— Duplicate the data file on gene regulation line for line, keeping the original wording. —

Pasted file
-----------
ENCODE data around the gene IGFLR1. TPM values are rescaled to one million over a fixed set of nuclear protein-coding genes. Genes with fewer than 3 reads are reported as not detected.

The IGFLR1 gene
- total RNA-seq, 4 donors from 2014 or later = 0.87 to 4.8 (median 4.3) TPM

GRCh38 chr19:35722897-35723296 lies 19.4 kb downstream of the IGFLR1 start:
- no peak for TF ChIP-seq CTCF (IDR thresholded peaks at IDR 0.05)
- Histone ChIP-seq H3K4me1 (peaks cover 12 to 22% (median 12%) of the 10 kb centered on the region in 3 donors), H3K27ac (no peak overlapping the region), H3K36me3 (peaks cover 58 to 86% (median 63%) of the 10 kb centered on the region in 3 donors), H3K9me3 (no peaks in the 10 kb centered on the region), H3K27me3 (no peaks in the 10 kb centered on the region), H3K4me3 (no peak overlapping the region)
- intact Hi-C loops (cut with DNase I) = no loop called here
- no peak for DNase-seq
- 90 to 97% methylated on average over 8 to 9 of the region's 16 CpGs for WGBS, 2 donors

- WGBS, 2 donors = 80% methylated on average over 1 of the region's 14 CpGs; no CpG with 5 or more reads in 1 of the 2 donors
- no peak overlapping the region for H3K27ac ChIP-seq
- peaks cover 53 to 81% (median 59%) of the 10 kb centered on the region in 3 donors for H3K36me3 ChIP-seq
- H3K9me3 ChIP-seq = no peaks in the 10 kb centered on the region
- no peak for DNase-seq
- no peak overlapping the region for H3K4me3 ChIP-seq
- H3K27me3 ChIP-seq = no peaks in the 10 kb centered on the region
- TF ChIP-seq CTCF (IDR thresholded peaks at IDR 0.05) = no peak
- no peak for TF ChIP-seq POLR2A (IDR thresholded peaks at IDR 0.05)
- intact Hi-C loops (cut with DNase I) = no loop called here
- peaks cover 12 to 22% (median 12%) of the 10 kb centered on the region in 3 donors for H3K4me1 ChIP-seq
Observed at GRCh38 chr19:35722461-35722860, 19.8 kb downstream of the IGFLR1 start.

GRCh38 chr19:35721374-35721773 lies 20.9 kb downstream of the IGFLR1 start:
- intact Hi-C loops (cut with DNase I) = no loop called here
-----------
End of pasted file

ENCODE data around the gene IGFLR1. TPM values are rescaled to one million over a fixed set of nuclear protein-coding genes. Genes with fewer than 3 reads are reported as not detected.

The IGFLR1 gene
- total RNA-seq, 4 donors from 2014 or later = 0.87 to 4.8 (median 4.3) TPM

GRCh38 chr19:35722897-35723296 lies 19.4 kb downstream of the IGFLR1 start:
- no peak for TF ChIP-seq CTCF (IDR thresholded peaks at IDR 0.05)
- Histone ChIP-seq H3K4me1 (peaks cover 12 to 22% (median 12%) of the 10 kb centered on the region in 3 donors), H3K27ac (no peak overlapping the region), H3K36me3 (peaks cover 58 to 86% (median 63%) of the 10 kb centered on the region in 3 donors), H3K9me3 (no peaks in the 10 kb centered on the region), H3K27me3 (no peaks in the 10 kb centered on the region), H3K4me3 (no peak overlapping the region)
- intact Hi-C loops (cut with DNase I) = no loop called here
- no peak for DNase-seq
- 90 to 97% methylated on average over 8 to 9 of the region's 16 CpGs for WGBS, 2 donors

- WGBS, 2 donors = 80% methylated on average over 1 of the region's 14 CpGs; no CpG with 5 or more reads in 1 of the 2 donors
- no peak overlapping the region for H3K27ac ChIP-seq
- peaks cover 53 to 81% (median 59%) of the 10 kb centered on the region in 3 donors for H3K36me3 ChIP-seq
- H3K9me3 ChIP-seq = no peaks in the 10 kb centered on the region
- no peak for DNase-seq
- no peak overlapping the region for H3K4me3 ChIP-seq
- H3K27me3 ChIP-seq = no peaks in the 10 kb centered on the region
- TF ChIP-seq CTCF (IDR thresholded peaks at IDR 0.05) = no peak
- no peak for TF ChIP-seq POLR2A (IDR thresholded peaks at IDR 0.05)
- intact Hi-C loops (cut with DNase I) = no loop called here
- peaks cover 12 to 22% (median 12%) of the 10 kb centered on the region in 3 donors for H3K4me1 ChIP-seq
Observed at GRCh38 chr19:35722461-35722860, 19.8 kb downstream of the IGFLR1 start.

GRCh38 chr19:35721374-35721773 lies 20.9 kb downstream of the IGFLR1 start:
- intact Hi-C loops (cut with DNase I) = no loop called here